Gilbert argues that the district court, which adopted the report and recommendation of the magistrate judge, erred in failing to find that his initial encounter with officers Fox and Thompson was a fourth amendment seizure. Gilbert asserts that the encounter was a seizure because the officers approached him from behind, identified themselves as narcotics agents, and displayed their badges. We disagree. In United States v. McKines, 933 F.2d 1412 (8th Cir. 1991) (en banc), this court noted that certain of our cases involving airport stops had suggested that a "consensual encounter turned into a fourth amendment seizure" when an officer identified himself as a narcotics agent and displayed a badge. 933 F.2d at 1417, citing, e.g., United States v. Millan, 912 F.2d 1014 (8th Cir. 1990). This court, however, held that these cases should no longer be followed to the extent they purported to establish a "bright-line" rule for determining when a fourth amendment seizure occurred. Rather, this court held that the proper fourth amendment inquiry was "whether all the circumstances involved in the officers' questioning of [a defendant] were so intimidating, threatening, or coercive that a reasonable person would not have believed himself free to leave." McKines, at 1419. In McKines, this court noted that although officer Hicks, who initially approached McKines, identified himself as a narcotics agent and displayed a badge, there was no fourth amendment seizure because Hicks and the other officers involved in the encounter wore plain clothes, and did not display weapons, act in a threatening manner, or restrain McKines' movement. Id. at 1422-1423. See also United States v. Dennis, 933 F.2d 671 (8th Cir. 1991) (per curiam) (applying McKines court found no seizure where officers wore plain clothes, did not display weapons, or act in a threatening manner).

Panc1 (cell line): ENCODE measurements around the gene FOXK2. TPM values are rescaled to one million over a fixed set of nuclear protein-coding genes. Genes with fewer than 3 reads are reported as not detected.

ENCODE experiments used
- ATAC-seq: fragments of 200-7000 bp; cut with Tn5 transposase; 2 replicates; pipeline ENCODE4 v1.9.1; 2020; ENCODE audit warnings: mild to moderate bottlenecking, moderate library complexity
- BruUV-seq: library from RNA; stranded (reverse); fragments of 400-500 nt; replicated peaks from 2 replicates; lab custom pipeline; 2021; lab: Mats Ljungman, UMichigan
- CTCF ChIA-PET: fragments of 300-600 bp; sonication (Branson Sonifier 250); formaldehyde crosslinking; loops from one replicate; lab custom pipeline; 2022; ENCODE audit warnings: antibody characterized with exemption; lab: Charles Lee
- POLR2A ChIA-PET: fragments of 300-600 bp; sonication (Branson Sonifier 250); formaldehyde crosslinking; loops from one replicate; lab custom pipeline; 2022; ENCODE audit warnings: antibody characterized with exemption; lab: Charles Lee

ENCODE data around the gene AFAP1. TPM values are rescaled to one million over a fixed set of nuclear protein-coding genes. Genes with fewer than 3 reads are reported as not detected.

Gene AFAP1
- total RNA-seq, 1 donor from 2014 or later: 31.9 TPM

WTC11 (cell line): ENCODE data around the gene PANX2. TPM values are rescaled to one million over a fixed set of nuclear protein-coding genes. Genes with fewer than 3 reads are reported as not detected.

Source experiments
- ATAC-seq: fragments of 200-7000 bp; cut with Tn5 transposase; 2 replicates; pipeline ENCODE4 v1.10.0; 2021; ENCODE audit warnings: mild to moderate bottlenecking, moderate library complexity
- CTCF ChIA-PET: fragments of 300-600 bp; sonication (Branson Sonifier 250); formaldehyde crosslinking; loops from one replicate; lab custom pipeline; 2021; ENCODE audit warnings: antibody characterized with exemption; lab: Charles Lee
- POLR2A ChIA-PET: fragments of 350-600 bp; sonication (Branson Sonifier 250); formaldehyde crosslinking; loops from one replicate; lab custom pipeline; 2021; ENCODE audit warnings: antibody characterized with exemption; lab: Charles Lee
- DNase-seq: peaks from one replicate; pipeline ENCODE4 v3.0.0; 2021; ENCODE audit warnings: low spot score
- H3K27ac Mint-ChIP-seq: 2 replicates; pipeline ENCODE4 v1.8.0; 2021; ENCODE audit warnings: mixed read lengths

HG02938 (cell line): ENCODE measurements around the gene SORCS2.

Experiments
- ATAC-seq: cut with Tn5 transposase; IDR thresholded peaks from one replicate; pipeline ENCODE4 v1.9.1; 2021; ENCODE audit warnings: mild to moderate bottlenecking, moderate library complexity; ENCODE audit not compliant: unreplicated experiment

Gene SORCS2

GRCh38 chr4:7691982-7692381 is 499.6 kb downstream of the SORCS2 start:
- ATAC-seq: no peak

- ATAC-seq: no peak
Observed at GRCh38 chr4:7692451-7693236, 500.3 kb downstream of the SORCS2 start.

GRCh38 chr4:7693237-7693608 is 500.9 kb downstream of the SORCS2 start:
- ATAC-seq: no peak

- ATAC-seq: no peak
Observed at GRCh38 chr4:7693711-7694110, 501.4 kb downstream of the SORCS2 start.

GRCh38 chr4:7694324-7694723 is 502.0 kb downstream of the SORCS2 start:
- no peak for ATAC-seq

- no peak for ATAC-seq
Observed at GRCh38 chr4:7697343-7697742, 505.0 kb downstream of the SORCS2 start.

The Honorable George F. Gunn, Jr., United States District Judge for the Eastern District of Missouri.

The Honorable Carol E. Jackson, United States Magistrate Judge for the Eastern District of Missouri.

In McKines, a majority of this court held that "the findings of the district court as to what the various parties said or did are subject to the clearly erroneous standard. The question of seizure, however, which rests on a reasonable person's belief about the surrounding circumstances, is a legal characterization that must be reviewed de novo." 933 F.2d at 1426.

Likewise, in this case, considering the totality of the circumstances, we find no fourth amendment seizure. As in McKines, and Dennis, the officers wore plain clothes, did not display weapons, or act in a threatening manner. In addition, the officers did not restrain Gilbert's movement. As the magistrate judge noted, the officers allowed him to enter the automobile. Vohsen restrained Gilbert only after Fox discovered the heroin in Gilbert's luggage and ordered Gilbert to be placed under arrest.

We also find no merit to Gilbert's assertion that the district court erred in quashing his subpoenas requesting, among other things, materials relating to drug courier profiles.

Accordingly, the judgment is affirmed.


Summaries of

U.S. v. Gilbert

United States Court of Appeals, Eighth Circuit
Jun 20, 1991
936 F.2d 377 (8th Cir. 1991)

rejecting "bright-line" rule that seizure occurs when officer identifies himself as narcotics agent and shows badge

Summary of this case from State v. Winters

recognizing abrogation of United States v. Millan, 912 F.2d 1014 (8th Cir. 1990), on ground that no bright-line rule exists for determining Fourth Amendment seizure

Summary of this case from State v. Winters
Case details for

U.S. v. Gilbert

Case Details

Full title:UNITED STATES OF AMERICA, APPELLEE, v. CHAUNCEY GILBERT, APPELLANT

Court:United States Court of Appeals, Eighth Circuit

Date published: Jun 20, 1991

Citations

936 F.2d 377 (8th Cir. 1991)